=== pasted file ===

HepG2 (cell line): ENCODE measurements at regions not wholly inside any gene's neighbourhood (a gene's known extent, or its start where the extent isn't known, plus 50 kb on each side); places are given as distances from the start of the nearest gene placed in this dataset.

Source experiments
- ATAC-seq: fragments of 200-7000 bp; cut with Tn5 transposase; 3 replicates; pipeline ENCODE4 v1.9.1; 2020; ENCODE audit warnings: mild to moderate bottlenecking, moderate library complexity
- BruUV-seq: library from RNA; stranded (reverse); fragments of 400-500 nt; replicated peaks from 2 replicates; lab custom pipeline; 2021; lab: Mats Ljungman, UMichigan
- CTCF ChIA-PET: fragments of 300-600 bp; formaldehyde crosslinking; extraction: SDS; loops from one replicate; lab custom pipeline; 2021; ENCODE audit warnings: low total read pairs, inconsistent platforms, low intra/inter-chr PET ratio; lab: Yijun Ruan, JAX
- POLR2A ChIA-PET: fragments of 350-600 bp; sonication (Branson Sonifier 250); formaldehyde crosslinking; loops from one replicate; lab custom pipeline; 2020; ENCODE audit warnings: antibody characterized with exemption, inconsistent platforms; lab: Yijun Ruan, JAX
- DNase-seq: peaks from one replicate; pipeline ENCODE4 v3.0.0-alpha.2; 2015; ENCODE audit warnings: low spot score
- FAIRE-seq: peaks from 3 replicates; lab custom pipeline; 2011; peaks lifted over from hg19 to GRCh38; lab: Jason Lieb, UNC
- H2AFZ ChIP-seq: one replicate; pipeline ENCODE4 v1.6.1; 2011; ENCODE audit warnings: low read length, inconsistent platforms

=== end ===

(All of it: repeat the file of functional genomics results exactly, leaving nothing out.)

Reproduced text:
HepG2 (cell line): ENCODE measurements at regions not wholly inside any gene's neighbourhood (a gene's known extent, or its start where the extent isn't known, plus 50 kb on each side); places are given as distances from the start of the nearest gene placed in this dataset.

Source experiments
- ATAC-seq: fragments of 200-7000 bp; cut with Tn5 transposase; 3 replicates; pipeline ENCODE4 v1.9.1; 2020; ENCODE audit warnings: mild to moderate bottlenecking, moderate library complexity
- BruUV-seq: library from RNA; stranded (reverse); fragments of 400-500 nt; replicated peaks from 2 replicates; lab custom pipeline; 2021; lab: Mats Ljungman, UMichigan
- CTCF ChIA-PET: fragments of 300-600 bp; formaldehyde crosslinking; extraction: SDS; loops from one replicate; lab custom pipeline; 2021; ENCODE audit warnings: low total read pairs, inconsistent platforms, low intra/inter-chr PET ratio; lab: Yijun Ruan, JAX
- POLR2A ChIA-PET: fragments of 350-600 bp; sonication (Branson Sonifier 250); formaldehyde crosslinking; loops from one replicate; lab custom pipeline; 2020; ENCODE audit warnings: antibody characterized with exemption, inconsistent platforms; lab: Yijun Ruan, JAX
- DNase-seq: peaks from one replicate; pipeline ENCODE4 v3.0.0-alpha.2; 2015; ENCODE audit warnings: low spot score
- FAIRE-seq: peaks from 3 replicates; lab custom pipeline; 2011; peaks lifted over from hg19 to GRCh38; lab: Jason Lieb, UNC
- H2AFZ ChIP-seq: one replicate; pipeline ENCODE4 v1.6.1; 2011; ENCODE audit warnings: low read length, inconsistent platforms